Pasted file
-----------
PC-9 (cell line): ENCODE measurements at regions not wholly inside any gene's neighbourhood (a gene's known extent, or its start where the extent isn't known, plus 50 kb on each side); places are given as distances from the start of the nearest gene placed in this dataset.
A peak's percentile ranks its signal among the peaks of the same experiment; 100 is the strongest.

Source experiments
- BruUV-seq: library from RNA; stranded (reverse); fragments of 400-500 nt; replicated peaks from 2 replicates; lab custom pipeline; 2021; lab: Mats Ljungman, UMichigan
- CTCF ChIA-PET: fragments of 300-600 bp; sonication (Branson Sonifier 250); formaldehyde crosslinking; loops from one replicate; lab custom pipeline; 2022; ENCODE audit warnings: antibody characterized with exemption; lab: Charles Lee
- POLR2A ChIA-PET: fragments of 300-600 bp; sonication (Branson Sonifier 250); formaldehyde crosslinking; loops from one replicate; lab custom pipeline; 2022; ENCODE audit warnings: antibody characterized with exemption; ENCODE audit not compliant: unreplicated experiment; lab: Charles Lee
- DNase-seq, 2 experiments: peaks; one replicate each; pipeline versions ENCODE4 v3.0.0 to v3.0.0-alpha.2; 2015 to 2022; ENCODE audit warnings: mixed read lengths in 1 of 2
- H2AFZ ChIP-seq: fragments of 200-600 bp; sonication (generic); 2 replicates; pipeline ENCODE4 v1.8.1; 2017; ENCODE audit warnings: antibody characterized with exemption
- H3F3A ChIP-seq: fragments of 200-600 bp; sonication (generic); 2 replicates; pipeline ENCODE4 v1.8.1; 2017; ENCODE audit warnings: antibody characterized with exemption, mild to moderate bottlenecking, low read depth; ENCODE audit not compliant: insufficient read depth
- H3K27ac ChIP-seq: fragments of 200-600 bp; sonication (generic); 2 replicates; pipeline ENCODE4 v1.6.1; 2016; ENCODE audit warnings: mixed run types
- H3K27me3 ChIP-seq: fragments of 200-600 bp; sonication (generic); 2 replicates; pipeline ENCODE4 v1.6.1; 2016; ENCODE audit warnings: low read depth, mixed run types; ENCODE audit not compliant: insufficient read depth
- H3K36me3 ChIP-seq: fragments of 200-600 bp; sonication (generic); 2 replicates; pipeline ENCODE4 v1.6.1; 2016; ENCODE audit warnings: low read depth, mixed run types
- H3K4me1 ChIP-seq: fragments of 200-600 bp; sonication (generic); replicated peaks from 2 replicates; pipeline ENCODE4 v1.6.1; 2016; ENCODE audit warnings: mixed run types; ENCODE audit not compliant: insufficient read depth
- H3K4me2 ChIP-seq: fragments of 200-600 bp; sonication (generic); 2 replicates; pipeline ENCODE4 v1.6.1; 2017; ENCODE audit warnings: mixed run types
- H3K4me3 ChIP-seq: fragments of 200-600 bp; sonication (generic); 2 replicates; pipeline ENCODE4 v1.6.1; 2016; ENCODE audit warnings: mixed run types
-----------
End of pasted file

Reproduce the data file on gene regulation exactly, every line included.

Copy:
PC-9 (cell line): ENCODE measurements at regions not wholly inside any gene's neighbourhood (a gene's known extent, or its start where the extent isn't known, plus 50 kb on each side); places are given as distances from the start of the nearest gene placed in this dataset.
A peak's percentile ranks its signal among the peaks of the same experiment; 100 is the strongest.

Source experiments
- BruUV-seq: library from RNA; stranded (reverse); fragments of 400-500 nt; replicated peaks from 2 replicates; lab custom pipeline; 2021; lab: Mats Ljungman, UMichigan
- CTCF ChIA-PET: fragments of 300-600 bp; sonication (Branson Sonifier 250); formaldehyde crosslinking; loops from one replicate; lab custom pipeline; 2022; ENCODE audit warnings: antibody characterized with exemption; lab: Charles Lee
- POLR2A ChIA-PET: fragments of 300-600 bp; sonication (Branson Sonifier 250); formaldehyde crosslinking; loops from one replicate; lab custom pipeline; 2022; ENCODE audit warnings: antibody characterized with exemption; ENCODE audit not compliant: unreplicated experiment; lab: Charles Lee
- DNase-seq, 2 experiments: peaks; one replicate each; pipeline versions ENCODE4 v3.0.0 to v3.0.0-alpha.2; 2015 to 2022; ENCODE audit warnings: mixed read lengths in 1 of 2
- H2AFZ ChIP-seq: fragments of 200-600 bp; sonication (generic); 2 replicates; pipeline ENCODE4 v1.8.1; 2017; ENCODE audit warnings: antibody characterized with exemption
- H3F3A ChIP-seq: fragments of 200-600 bp; sonication (generic); 2 replicates; pipeline ENCODE4 v1.8.1; 2017; ENCODE audit warnings: antibody characterized with exemption, mild to moderate bottlenecking, low read depth; ENCODE audit not compliant: insufficient read depth
- H3K27ac ChIP-seq: fragments of 200-600 bp; sonication (generic); 2 replicates; pipeline ENCODE4 v1.6.1; 2016; ENCODE audit warnings: mixed run types
- H3K27me3 ChIP-seq: fragments of 200-600 bp; sonication (generic); 2 replicates; pipeline ENCODE4 v1.6.1; 2016; ENCODE audit warnings: low read depth, mixed run types; ENCODE audit not compliant: insufficient read depth
- H3K36me3 ChIP-seq: fragments of 200-600 bp; sonication (generic); 2 replicates; pipeline ENCODE4 v1.6.1; 2016; ENCODE audit warnings: low read depth, mixed run types
- H3K4me1 ChIP-seq: fragments of 200-600 bp; sonication (generic); replicated peaks from 2 replicates; pipeline ENCODE4 v1.6.1; 2016; ENCODE audit warnings: mixed run types; ENCODE audit not compliant: insufficient read depth
- H3K4me2 ChIP-seq: fragments of 200-600 bp; sonication (generic); 2 replicates; pipeline ENCODE4 v1.6.1; 2017; ENCODE audit warnings: mixed run types
- H3K4me3 ChIP-seq: fragments of 200-600 bp; sonication (generic); 2 replicates; pipeline ENCODE4 v1.6.1; 2016; ENCODE audit warnings: mixed run types